So it's not good news that, internationally, Obama's spokesmen have stuck to the 450 ppm-2 degree target. And it's not good news domestically that Obama turned climate legislation over to Congress to produce, slotting it behind health care on his list of priorities. He should have been able to predict what would happen: The already none-too-strong Waxman-Markey (House) and Kerry-Boxer (Senate) bills have been laden with ever more gifts to ever more special interests and ever more loopholes to undermine their targets. And now the Senate legislation has apparently been handed to Joe Lieberman, I-Conn. and Lindsey Graham, R-S.C., for some more tweaking, an exercise that seems unlikely to end well.
Obama's excuse is that the Senate won't sign tough climate legislation, so there's no use pushing for it. (And he's right — the Senate is tough.) But that's conceding the game without taking a shot — he hasn't done any of the things Nasheed has tried to rally his nation and other nations.
Imagine an American president willing to take his Cabinet underwater off the Florida Keys. Or, more realistically, imagine an American president who would take the press corps to Glacier National Park so they could hike the dwindling ice fields, then fly them above the millions of acres of dead lodgepole pines covering much of the West, and then take them to stand on the levees in New Orleans.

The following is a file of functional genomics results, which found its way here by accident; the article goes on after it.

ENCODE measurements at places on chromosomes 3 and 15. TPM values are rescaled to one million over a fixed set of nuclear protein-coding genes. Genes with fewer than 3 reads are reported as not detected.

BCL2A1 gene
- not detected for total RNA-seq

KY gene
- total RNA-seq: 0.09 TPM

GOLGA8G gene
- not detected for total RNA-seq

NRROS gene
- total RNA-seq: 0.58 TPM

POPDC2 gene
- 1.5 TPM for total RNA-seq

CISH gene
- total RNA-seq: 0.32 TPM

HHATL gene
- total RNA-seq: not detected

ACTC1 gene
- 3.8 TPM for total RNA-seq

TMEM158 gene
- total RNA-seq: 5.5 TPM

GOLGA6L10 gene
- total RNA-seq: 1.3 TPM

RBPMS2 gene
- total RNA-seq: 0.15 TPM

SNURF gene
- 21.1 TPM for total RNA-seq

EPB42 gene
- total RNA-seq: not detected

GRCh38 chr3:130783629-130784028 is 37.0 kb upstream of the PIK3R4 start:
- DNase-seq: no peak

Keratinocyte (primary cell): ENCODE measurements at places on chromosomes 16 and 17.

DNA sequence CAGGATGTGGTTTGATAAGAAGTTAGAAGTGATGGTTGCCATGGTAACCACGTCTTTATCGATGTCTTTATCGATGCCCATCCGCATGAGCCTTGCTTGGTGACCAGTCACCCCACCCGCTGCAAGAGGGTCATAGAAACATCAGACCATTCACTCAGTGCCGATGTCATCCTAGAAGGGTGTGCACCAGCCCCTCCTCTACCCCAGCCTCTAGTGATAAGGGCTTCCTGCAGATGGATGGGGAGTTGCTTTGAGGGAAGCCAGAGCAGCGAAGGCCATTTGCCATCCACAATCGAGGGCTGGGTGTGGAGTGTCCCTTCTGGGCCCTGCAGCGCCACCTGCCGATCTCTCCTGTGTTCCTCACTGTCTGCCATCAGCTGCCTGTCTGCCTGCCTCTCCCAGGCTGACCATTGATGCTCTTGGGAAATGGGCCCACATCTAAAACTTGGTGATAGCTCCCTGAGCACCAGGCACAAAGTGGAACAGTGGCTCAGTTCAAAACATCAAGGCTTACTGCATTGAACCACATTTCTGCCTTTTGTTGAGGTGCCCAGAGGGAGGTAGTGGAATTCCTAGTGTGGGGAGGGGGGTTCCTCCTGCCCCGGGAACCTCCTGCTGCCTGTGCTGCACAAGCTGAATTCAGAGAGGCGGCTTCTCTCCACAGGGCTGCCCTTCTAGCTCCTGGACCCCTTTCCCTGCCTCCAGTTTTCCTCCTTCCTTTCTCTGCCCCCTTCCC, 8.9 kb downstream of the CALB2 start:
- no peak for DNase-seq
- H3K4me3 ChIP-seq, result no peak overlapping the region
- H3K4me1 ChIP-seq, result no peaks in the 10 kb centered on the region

They're exactly what he needs to do if we're going to deal with climate in the short time science gives us. A mediocre health-care bill is one thing; you can probably come back in a generation and make it stronger. The climate, on the other hand, is full of traps and tipping points — let it get warm enough to melt the permafrost that locks away vast supplies of methane, and no future president will be able to control the heating. If there were ever a challenge that called for focus, this is it.